Derry hoping history will repeat itself

Derry-Armagh minors
Derry-Armagh minors

IT was hearts in the mouth stuff when these two sides locked horns in the Ulster final. While Derry had their noses ahead for the majority of the contest, they couldn’t quite free themselves from the clutching claws of the Orchard County.

With two-points the difference and the whistle keenly pressed against the referee’s lips, Armagh had one last throw of the dice. An almost inch-perfect long ball into the square was hurriedly cleared away by the retreating defence and Derry held on to their provincial crown.

Armagh players sunk to their knees, devastated. They’d been so close, and yet so far from earning their county a first piece of minor championship silverware since 2009. As fate would have it, Derry once again stand in their way of achieving that same target.

While the faces may be different, the names on the orange side of Sunday’s matchday programme will make for familiar reading. O’Rourke, Marsden and McEntee are some of the most famous names in Armagh GAA history.

Aidan O’Rourke, Diarmuid Marsden and Tony McEntee were crucial members of the Joe Kernan’s side when the Orchard County collected the Sam Maguire Cup for the first time in their history in 2002.

Now their sons, Diarmaid O’Rourke, Ross Marsden and Keelan McEntee, are hoping to follow in the famous footsteps of their fathers and help an Armagh team capture a new set of Celtic Crosses.

There are deep family ties within Aidan O’Rourke’s young side. Captain Shea Loughran is a grandson of Peter Loughran, who represented the county in the 1977 All-Ireland final, while Shea’s father, Peter Jnr, won an Ulster medal with Armagh in 1999.

Conal Wilson’s dad, Davy Wilson, was a member of that panel as well while his uncle Conor Wilson featured in an All-Ireland minor final way back in 1992, alongside future Orchard heroes like Marsden, Paul McGrane and Barry O’Hagan, when they lost to Meath by a point.

Derry’s family connections are fairly well known at this stage too. After winning the Ulster title back in May, Derry GAA twitter a beautiful picture of Dara McGuckin, with his grandfather and father, Adrian and Adrian Jnr, three generations of Ulster champions.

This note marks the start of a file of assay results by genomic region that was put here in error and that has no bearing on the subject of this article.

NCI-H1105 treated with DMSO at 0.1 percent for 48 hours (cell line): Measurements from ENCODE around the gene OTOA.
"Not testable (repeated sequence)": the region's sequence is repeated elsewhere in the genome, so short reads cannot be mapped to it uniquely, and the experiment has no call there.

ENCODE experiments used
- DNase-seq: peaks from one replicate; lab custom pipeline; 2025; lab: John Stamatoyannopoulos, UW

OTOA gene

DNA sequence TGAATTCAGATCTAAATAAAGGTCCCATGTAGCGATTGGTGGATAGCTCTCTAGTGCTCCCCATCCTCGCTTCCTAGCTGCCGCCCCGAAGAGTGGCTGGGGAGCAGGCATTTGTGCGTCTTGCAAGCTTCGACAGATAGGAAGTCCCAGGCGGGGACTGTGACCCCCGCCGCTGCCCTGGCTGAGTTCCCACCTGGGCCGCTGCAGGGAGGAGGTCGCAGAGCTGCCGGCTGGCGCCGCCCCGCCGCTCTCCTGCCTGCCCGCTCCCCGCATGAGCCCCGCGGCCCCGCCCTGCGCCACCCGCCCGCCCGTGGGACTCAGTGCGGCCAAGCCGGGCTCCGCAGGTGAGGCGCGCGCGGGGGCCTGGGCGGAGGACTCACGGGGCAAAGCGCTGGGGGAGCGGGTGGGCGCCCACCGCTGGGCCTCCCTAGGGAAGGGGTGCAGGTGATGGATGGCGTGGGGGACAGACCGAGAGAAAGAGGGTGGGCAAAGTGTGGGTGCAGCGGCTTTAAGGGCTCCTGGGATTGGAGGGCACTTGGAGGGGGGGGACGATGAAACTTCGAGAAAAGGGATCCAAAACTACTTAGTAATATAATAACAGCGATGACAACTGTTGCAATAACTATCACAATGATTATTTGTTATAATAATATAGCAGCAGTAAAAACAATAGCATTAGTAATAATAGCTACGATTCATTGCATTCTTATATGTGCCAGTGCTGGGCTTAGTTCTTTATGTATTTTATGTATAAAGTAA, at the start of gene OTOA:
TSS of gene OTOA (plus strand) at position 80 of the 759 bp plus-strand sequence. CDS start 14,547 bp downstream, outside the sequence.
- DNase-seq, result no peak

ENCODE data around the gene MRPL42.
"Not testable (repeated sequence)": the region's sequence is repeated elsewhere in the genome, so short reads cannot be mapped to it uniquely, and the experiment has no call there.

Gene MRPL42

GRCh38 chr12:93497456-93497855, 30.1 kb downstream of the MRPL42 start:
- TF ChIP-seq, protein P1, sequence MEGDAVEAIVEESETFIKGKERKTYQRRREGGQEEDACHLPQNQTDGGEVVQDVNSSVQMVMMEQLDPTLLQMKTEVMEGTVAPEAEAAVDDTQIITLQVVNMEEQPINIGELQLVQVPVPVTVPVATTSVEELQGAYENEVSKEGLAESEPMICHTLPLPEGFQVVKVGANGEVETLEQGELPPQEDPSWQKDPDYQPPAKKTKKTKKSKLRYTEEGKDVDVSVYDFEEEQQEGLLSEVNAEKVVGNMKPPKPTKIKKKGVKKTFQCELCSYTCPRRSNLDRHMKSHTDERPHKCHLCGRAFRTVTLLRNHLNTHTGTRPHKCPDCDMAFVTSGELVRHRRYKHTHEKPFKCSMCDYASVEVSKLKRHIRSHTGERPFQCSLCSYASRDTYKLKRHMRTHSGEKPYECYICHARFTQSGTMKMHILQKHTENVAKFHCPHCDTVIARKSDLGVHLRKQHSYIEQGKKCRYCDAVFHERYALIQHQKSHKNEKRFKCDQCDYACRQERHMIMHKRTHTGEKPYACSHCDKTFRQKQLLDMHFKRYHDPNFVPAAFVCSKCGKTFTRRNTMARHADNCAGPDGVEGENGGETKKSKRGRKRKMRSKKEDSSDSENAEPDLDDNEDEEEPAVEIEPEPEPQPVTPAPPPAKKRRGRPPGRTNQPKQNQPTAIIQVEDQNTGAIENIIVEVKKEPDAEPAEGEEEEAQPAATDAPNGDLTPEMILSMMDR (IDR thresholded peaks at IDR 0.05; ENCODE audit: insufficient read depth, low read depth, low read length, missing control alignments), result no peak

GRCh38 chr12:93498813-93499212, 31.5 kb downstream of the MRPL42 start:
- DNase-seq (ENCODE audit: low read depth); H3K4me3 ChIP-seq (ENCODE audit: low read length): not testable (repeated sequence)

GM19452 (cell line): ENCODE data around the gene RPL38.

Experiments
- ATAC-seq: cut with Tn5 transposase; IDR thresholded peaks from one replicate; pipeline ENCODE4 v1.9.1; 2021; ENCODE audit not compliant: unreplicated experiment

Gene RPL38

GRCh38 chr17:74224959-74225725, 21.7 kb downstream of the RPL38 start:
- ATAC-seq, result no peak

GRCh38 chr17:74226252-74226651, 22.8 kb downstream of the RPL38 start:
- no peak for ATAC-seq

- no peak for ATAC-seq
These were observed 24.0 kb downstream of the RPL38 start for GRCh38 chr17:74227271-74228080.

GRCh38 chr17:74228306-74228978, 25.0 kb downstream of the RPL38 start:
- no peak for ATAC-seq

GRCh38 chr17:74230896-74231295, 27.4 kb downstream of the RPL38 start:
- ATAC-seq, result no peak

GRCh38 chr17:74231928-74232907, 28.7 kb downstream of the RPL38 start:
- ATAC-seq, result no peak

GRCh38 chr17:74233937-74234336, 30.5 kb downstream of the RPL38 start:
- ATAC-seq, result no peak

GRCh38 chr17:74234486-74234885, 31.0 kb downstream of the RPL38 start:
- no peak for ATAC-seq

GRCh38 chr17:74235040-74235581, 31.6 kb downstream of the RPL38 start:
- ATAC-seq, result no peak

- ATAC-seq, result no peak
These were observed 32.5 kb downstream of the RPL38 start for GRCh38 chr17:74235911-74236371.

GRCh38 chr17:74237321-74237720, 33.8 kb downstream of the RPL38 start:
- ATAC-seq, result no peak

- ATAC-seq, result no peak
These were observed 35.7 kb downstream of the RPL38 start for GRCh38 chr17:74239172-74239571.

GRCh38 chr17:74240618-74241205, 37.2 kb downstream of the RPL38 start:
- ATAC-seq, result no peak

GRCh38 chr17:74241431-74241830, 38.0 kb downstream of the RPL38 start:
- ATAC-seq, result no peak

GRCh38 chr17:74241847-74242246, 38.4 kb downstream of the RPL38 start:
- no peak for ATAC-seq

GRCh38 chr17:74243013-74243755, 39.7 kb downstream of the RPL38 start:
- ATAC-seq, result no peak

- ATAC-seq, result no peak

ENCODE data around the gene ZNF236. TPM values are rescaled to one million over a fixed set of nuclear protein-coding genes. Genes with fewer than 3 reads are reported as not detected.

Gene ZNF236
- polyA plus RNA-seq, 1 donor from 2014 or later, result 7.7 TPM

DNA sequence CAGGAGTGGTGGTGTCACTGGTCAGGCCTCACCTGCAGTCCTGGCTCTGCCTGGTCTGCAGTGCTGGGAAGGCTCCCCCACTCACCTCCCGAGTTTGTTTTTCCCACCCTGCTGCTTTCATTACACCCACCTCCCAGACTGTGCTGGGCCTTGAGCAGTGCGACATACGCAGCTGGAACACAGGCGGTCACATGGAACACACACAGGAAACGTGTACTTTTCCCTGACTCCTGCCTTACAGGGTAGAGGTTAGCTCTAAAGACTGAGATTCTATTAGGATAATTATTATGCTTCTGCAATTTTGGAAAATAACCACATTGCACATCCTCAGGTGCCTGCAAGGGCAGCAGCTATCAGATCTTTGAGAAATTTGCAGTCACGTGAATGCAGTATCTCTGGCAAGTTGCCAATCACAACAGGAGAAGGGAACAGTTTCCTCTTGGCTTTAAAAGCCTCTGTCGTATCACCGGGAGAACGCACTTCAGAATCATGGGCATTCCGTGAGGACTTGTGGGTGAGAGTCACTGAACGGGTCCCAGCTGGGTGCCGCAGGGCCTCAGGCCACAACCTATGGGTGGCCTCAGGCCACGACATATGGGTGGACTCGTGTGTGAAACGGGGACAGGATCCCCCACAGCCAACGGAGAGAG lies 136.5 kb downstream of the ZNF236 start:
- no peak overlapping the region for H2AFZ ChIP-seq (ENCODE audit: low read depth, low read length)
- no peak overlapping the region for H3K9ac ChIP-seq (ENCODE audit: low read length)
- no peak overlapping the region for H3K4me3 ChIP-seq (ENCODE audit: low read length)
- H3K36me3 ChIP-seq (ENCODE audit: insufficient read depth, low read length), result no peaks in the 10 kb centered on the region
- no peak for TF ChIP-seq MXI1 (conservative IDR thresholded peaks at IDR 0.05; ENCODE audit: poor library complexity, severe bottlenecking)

Unlike their Armagh counterparts, the Derry youngsters don’t have to look too far in search of All-Ireland medals. There’s a stack of them already assembled in that changing room and this group is hoping to add to Derry’s ever-growing trophy cabinet.

McGuckin, along with Luke Grant, James Sargent, Eamon Young and Ger Dillon, all featured in last year’s showpiece when Damian McErlain’s men put Monaghan to the sword with an impressive display.

The build up to last year’s final is almost identical to this time around, only Armagh have replaced Monaghan as Derry’s adversary. In 2023, Derry also overcome Monaghan in the Ulster final before beating them in the All-Ireland decider.

Last year, Monaghan reached the last four of the race for Sam Maguire, just as the Armagh seniors have done 12 months on. Whether that counts for anything or not, Derry will take it as a positive omen and hope that history repeats itself.

The county has never achieved back-to-back All-Ireland titles at any age grade, so history is on the line for them, but that’s a challenge they’ll surely relish.

Armagh are hunting for a third ever crown at this level, and come Sunday afternoon, will hope that another famous son, Jarlath Burns, is handing over the Tom Markham Cup, stripped out in orange and white streamers, to the Orchard skipper.